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Geologic Map

Geologic maps are graphical representations of rocks, sediments, and other geologic features observed or inferred to exist at or beneath Earth's surface. They can be based on observations of outcrops in the field, interpretation of aerial photographs or satellite images, and information obtained during the drilling of exploratory boreholes. Outcrops can be obscured, particularly in areas covered by dense vegetation or thick soil, and borehole information is often limited. Therefore, geologic maps are in most cases interpretive rather than purely descriptive scientific documents. Geologic maps are used for a variety of purposes, including petroleum, mineral, and groundwater exploration; land use planning; and natural hazard studies.

The first modern geologic maps were drawn by William Smith (1769-1839), a British canal builder. He recognized that sedimentary rocks occurred in a consistent sequence throughout the countryside. Knowing the position of a coal bed within the sedimentary rock sequence in one location allowed Smith to predict its occurrence and depth beneath the surface in other locations. Likewise, knowledge of rock sequences allowed Smith to predict the kinds of rocks that would be encountered during canal construction.

A general geologic map classifies rocks primarily according to their ages and secondarily according to their formation names. Formations are rock units that have a distinctive appearance or physical properties that can be identified in the field, and must also be laterally extensive and thick enough to depict on maps of a specified scale. In the United States, the scale at which formations must be mappable is 1:24,000, which corresponds to the scale of U.S. Geological Survey topographic maps covering 7.5 minutes of latitude and longitude.

Formations are named according to a protocol that requires a published description of each proposed formation in a scientific journal. If a formation consists of only one rock type, that rock type is included in the formation name (Berea Sandstone). If a formation consists of different rock types, then the word Formation is appended (Morrison Formation). Formations are named after nearby landmarks and, unlike fossils, never named directly after people. They can be, however, named after places that are named after people. The Gene Autry Shale, for example, is named after the town of Gene Autry, Oklahoma. The town, in turn, was named after the famous American singing cowboy Gene Autry (1907-1998).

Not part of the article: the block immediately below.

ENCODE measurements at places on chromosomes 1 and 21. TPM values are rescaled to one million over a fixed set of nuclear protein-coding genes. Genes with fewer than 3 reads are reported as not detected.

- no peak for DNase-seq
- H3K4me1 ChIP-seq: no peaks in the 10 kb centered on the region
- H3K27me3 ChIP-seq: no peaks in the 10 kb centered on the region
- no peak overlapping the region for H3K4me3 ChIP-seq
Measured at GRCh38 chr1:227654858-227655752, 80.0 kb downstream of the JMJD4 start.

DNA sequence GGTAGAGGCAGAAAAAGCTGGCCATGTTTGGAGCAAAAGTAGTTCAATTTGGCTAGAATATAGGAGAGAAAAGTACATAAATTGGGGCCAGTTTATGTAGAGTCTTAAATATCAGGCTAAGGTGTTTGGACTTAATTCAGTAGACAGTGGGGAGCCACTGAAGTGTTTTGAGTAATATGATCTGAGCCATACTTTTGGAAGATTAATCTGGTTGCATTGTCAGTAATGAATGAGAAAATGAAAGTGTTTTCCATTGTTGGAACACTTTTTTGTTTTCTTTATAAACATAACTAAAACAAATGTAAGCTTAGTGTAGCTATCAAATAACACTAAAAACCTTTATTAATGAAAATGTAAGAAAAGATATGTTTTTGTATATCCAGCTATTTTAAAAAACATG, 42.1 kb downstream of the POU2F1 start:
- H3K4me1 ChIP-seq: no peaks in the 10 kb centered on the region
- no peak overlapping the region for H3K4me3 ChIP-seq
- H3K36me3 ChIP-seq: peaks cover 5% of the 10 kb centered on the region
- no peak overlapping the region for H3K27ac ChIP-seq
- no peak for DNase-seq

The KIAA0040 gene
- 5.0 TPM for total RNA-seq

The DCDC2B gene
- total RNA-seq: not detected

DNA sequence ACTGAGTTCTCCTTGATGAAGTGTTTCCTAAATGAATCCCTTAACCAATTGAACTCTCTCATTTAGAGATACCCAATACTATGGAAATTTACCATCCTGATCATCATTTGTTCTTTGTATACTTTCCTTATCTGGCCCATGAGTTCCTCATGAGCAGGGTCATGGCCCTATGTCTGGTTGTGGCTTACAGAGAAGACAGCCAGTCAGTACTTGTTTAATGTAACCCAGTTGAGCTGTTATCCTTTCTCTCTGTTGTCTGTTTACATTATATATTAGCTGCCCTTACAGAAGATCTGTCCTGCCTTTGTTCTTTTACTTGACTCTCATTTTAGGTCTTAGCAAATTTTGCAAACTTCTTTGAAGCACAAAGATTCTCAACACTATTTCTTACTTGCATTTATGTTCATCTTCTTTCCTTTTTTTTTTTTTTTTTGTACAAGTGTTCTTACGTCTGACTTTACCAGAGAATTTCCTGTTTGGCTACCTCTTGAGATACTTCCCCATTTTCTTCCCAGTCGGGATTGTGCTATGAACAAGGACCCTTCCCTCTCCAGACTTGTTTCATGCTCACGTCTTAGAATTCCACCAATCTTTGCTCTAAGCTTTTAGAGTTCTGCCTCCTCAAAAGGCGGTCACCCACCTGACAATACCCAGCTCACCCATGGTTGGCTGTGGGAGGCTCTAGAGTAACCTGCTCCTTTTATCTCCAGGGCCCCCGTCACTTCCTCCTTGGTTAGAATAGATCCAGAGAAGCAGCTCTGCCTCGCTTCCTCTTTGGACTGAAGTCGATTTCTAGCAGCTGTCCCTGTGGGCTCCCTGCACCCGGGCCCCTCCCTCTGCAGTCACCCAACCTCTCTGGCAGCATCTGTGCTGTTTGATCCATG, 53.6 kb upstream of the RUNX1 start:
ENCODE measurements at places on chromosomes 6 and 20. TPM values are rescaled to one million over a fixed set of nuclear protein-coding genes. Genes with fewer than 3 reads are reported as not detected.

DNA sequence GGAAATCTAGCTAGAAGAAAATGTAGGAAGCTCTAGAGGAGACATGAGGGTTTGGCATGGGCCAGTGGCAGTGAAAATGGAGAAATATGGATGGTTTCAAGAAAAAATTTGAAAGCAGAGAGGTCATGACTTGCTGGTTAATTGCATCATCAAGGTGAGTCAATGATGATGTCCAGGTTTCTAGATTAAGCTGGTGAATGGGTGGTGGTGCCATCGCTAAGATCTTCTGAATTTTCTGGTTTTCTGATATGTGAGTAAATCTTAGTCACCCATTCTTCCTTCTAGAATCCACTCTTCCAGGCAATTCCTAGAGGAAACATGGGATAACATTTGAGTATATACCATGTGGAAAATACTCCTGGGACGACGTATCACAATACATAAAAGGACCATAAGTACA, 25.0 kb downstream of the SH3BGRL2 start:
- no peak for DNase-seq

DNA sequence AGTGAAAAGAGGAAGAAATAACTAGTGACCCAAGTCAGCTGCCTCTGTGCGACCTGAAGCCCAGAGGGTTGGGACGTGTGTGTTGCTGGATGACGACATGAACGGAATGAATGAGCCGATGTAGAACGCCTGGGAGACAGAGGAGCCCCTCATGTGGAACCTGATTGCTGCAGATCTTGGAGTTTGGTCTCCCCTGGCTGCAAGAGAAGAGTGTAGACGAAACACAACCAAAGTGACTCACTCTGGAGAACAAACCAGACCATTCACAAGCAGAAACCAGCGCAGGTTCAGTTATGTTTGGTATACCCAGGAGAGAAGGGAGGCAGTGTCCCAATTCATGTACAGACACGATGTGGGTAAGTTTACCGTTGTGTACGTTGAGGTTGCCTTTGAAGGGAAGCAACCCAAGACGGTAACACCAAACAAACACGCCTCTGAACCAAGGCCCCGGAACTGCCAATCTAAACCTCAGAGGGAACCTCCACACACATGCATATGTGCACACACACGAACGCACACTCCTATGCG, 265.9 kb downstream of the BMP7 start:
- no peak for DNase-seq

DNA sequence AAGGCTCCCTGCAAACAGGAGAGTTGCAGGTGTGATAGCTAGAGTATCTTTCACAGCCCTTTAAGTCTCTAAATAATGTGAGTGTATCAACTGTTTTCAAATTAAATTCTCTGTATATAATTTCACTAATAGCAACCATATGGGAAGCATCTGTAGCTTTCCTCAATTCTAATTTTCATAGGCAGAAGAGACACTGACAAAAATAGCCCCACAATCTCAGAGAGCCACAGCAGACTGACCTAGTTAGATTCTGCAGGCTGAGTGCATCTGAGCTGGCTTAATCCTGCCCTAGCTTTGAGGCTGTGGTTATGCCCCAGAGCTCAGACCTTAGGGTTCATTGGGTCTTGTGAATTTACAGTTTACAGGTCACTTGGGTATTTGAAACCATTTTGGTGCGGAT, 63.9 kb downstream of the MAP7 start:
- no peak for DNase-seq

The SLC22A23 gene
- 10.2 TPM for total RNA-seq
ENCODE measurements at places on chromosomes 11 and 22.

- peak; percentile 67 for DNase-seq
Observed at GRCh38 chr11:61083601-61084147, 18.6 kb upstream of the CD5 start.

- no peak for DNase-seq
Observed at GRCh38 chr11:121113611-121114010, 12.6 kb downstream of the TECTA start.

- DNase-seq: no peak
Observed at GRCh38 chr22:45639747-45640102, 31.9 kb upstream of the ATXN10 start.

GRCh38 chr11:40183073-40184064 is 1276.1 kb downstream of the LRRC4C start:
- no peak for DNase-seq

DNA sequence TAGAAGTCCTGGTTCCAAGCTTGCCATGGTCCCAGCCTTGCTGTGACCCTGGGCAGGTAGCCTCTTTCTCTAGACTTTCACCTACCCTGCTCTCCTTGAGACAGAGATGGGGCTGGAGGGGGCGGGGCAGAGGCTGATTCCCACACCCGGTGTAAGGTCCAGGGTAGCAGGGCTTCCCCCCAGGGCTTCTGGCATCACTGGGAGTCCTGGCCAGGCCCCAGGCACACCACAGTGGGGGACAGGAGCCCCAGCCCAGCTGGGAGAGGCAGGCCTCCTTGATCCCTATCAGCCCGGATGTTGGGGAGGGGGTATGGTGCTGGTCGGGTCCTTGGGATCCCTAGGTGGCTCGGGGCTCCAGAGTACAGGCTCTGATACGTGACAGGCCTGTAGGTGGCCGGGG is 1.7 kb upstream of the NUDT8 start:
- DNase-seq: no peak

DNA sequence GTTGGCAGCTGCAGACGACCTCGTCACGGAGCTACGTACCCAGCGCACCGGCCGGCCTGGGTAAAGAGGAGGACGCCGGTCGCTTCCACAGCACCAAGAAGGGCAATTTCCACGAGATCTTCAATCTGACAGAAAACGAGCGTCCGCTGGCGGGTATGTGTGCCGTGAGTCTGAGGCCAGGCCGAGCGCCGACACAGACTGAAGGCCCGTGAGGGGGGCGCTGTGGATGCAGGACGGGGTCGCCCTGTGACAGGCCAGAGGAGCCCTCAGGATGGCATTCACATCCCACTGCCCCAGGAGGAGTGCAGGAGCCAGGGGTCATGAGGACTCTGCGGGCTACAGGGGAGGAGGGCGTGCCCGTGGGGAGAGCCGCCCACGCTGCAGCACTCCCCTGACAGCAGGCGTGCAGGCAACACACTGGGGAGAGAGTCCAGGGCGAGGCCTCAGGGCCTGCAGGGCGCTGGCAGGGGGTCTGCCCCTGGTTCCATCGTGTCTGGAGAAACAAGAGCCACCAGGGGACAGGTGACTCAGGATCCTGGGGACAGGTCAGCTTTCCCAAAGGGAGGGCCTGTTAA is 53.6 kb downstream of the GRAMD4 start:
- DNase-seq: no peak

Geologic maps also contain symbols representing geometric elements that are collectively known as geologic structures. These include faults, joints (fractures across which very little movement has occurred), aligned prismatic or platy mineral crystals known as lineations or foliations, and strata that have been tilted or folded in response to stresses within Earth's crust.

A simplified geologic map. Photo Researchers, Inc. Reproduced by permission.

Specialized geologic maps can also be drawn. Engineering geologists conducting investigations for construction projects, for example, may be more concerned with rock types than ages. They may therefore depict rocks using a system that emphasizes rock type and origin over age. Petroleum geologists and hydrogeologists often prepare maps based solely on information obtained during the drilling of oil, gas, and water wells. Those that depict changes in the thickness of a particular formation are known as isopach maps. Structure maps show the elevation or depth of a formation that may be an important petroleum reservoir or aquifer.

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